All Hands to Battle Stations!
Myth: The U.S. Merchant Marine of World War II only operated the ship, while the Armed Guard manned the guns!
Fact: The U.S. Merchant Marine of World War II was an Armed Force and the vessels were Armed Warships. Naval Armed Guard and Merchant Mariners worked as a team manning the guns.
U.S. Maritime Service Recruiting Poster, "Join the Fighting Men of the U.S. Merchant Marine" from National Archives
According to historian Bruce L. Felknor, editor, The U.S. Merchant Marine at War, 1775-1945:
"Merchant mariners who served at sea in World War II were denied recognition as veterans for 43 years. The major reason was a combination of misinformation, misunderstandings, and outright lies. One of the most influential of these was the argument that merchant seamen had nothing to with guns or firing at enemy vessels or planes."
On December 12, 1942, in a message for the dedication of the U.S. Maritime Service Training Station, Sheepshead Bay, NY, President Franklin D. Roosevelt stated:
"... the entire country joins me in wishing you every success and in paying tribute to you men of the Merchant Marine who are so gallantly working and fighting side by side with our Army and Navy to defend the way of life which is so dear to us all."
Admiral Albert J. Herberger, USN (Ret) stated:
During WWII, when were guns and gunners first put on U.S. ships?
"In the Pacific, long before war was declared, some enterprising ship crews built plywood "guns," hoping their profile would fool enemy ships. On November 17, 1941 Congress approved arming of merchant ships and set up the Naval Armed Guard. It took many months for guns and crews to get aboard thousands of ships. Many of the initial guns were of World War I vintage. Mariners in the Merchant Marine were trained at U.S. Maritime Service Training Stations, and at gunnery schools in Great Britain, Australia, and elsewhere. And, of course, they received on-the-job training while under attack. Mariners assisted the Naval Armed Guard in passing ammunition, catching cannon hot shells after firing wearing large asbestos gloves, and many were assigned anti-aircraft gun stations."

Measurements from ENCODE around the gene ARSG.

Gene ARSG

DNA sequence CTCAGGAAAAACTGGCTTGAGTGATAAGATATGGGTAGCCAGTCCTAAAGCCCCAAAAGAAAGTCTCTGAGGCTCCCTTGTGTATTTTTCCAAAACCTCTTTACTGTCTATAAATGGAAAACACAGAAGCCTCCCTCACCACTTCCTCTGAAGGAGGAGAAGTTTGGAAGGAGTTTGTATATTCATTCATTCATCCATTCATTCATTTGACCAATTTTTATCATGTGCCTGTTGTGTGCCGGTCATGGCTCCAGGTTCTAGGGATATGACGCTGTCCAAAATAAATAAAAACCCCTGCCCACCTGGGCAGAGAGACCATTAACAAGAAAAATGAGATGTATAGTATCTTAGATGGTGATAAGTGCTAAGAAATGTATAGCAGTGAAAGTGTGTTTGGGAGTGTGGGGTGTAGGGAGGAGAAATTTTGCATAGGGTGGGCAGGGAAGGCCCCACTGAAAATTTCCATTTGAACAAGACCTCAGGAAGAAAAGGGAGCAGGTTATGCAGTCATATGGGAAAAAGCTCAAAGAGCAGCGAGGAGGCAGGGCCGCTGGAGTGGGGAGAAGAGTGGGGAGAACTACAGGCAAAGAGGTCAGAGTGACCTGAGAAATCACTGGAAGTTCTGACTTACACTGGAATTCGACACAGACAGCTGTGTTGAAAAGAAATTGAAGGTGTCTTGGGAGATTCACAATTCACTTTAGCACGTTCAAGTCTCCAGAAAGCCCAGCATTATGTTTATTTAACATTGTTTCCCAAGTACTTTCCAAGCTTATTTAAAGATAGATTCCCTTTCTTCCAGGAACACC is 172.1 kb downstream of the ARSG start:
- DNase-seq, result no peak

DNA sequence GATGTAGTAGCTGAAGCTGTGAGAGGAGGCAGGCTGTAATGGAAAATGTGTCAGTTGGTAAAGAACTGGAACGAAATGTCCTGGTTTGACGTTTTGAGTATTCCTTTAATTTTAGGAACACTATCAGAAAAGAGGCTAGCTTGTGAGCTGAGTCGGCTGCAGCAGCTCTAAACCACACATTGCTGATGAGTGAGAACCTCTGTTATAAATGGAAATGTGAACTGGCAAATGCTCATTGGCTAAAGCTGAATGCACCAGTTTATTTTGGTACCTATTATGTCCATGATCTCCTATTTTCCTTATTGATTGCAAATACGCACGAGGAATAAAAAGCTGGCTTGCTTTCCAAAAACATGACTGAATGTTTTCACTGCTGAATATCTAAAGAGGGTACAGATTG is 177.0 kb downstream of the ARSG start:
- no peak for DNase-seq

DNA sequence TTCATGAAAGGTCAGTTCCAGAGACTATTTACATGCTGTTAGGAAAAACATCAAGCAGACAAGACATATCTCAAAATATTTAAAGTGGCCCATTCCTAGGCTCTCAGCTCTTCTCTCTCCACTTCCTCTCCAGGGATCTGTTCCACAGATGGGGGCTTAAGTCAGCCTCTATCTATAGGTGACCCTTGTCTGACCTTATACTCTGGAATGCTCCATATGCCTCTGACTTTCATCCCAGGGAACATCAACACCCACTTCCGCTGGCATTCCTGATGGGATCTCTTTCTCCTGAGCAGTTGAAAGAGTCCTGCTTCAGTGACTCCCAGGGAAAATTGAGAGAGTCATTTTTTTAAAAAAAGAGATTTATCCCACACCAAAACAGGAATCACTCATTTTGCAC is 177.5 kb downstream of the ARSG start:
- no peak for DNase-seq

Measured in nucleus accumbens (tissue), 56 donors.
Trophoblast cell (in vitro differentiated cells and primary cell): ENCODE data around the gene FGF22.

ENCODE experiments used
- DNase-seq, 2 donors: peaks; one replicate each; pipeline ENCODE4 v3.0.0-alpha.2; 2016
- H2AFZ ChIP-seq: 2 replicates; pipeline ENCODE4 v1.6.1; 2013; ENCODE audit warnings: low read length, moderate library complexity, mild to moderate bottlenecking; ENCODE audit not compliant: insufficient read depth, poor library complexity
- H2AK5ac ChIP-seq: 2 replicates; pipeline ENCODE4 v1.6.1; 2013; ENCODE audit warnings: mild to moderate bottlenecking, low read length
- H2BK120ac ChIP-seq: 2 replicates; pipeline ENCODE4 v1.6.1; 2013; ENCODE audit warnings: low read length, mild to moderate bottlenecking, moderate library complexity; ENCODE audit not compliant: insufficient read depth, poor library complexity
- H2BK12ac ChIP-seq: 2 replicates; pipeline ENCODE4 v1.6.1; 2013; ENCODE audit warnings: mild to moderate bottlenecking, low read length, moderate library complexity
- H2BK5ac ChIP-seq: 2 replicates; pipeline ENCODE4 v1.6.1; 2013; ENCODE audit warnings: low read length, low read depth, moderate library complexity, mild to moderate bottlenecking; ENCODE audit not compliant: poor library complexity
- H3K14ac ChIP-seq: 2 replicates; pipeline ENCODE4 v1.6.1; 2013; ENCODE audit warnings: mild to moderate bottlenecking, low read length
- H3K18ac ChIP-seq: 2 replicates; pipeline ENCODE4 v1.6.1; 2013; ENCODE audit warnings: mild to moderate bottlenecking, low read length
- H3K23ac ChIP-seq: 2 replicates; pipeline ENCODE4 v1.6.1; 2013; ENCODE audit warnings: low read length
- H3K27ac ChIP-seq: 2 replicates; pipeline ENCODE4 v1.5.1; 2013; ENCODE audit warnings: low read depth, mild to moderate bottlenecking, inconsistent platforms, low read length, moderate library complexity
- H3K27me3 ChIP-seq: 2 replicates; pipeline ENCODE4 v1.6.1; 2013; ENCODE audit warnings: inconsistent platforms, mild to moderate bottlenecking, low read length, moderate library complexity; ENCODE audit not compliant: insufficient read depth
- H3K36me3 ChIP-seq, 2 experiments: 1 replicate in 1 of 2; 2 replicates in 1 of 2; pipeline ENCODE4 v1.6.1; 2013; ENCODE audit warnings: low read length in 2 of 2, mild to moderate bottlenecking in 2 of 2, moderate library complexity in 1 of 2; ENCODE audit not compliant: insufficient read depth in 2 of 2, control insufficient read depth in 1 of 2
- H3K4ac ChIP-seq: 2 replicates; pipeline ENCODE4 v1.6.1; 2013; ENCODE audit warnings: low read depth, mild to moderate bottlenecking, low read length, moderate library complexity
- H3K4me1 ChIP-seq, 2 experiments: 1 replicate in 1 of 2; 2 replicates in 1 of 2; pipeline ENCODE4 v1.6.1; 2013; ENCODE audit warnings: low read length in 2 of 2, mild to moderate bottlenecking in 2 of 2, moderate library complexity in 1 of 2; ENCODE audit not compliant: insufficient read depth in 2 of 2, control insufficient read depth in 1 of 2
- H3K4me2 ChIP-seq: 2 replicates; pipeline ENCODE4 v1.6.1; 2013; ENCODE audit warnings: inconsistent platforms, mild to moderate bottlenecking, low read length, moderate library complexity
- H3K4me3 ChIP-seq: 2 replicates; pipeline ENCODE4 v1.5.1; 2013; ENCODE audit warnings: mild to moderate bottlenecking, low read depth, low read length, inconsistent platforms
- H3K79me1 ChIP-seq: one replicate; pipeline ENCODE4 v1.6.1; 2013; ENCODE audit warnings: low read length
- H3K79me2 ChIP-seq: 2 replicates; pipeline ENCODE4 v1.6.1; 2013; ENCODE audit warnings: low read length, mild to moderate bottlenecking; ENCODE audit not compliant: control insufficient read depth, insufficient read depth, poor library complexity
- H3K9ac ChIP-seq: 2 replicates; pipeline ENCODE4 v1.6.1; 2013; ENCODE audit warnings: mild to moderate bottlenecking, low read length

Did the Merchant Marine receive military training and acquire a military capability?
"Yes, in early 1940 the Coast Guard began training the Merchant Marine personnel in gunnery and, in addition, the Merchant Marine Academy required extensive military training of their cadets to qualify for graduation. By November 1941 (in an act of Congress) our Government began to arm Merchant Ships and in December of that year, Navy armed guards were assigned to many vessels."
"In responding to attack by the enemy, Navy personnel and Merchant Mariners fought together as a team --- they were members of the same gun crews. [emphasis added] The exchange of gunfire, especially in the first two years of the war was a daily routine for many of the Merchant vessels."
Battle Station Assignments and Gunnery Duties of Merchant Marine Crew
In February 1942, the Navy issued new instructions to Masters which stated there is no situation which permits a delay in opening fire on an enemy.
Clarification of Gun duties and training of Merchant Marine Mariners aboard ship
War Shipping Administration Regulation, Washington, CONFIDENTIAL January 25, l943
On a typical cargo ship, 23 mariners out of a crew of 40-45 men were assigned gun stations during battle. This constituted full combatant status for the Merchant Marine.
Confidential Message regarding Gunnery Training at British Ports
Indicates British concern of maintaining the safety of the lifeline of supplies to Britain. December 22, 1941
Congressional Hearings Regarding Gunnery Duties
Committee on The Merchant Marine and Fisheries, House of Representatives, April 4, 1946
DON'T GIVE UP THE SHIP!
Instructions to Masters from the Secretary of the Navy, Frank Knox
Op-23L-JH (SC) S76-3 Serial 097923
NAVY DEPARTMENT, WASHINGTON
March 30, 1942
From: The Secretary of the Navy.
To : Master S.S. GEORGE DEWEY
7225 Gross Tons.
SUBJECT: Instructions for Scuttling Merchant Ships.
1. It is the policy of the United States Government that no U. S. Flag merchant ship be permitted to fall into the hands of the enemy.
2. The ship shall be defended by her armament, by maneuver, and by every available means as long as possible. Then, in the judgment of the Master, capture is inevitable, he shall scuttle the ship. Provision should be made to open sea valves, and to flood holds and compartments adjacent to machinery spaces, start numerous fires and employ any additional measures available to insure certain scuttling of the vessel.
3. In case the Master is relieved of command of his ship, he shall transfer this letter to his successor, and obtain a receipt for it.
/s/ FRANK KNOX
Received 3 September 1943
Port Director Date
Jacksonville, Florida [s] Edwin C. Kaminski
Copy to: VCNO
Mariners were trained in gunnery at:
- U.S. Maritime Service Training Stations and U.S. Merchant Marine Academy
- Gunnery schools in the USA and Allied countries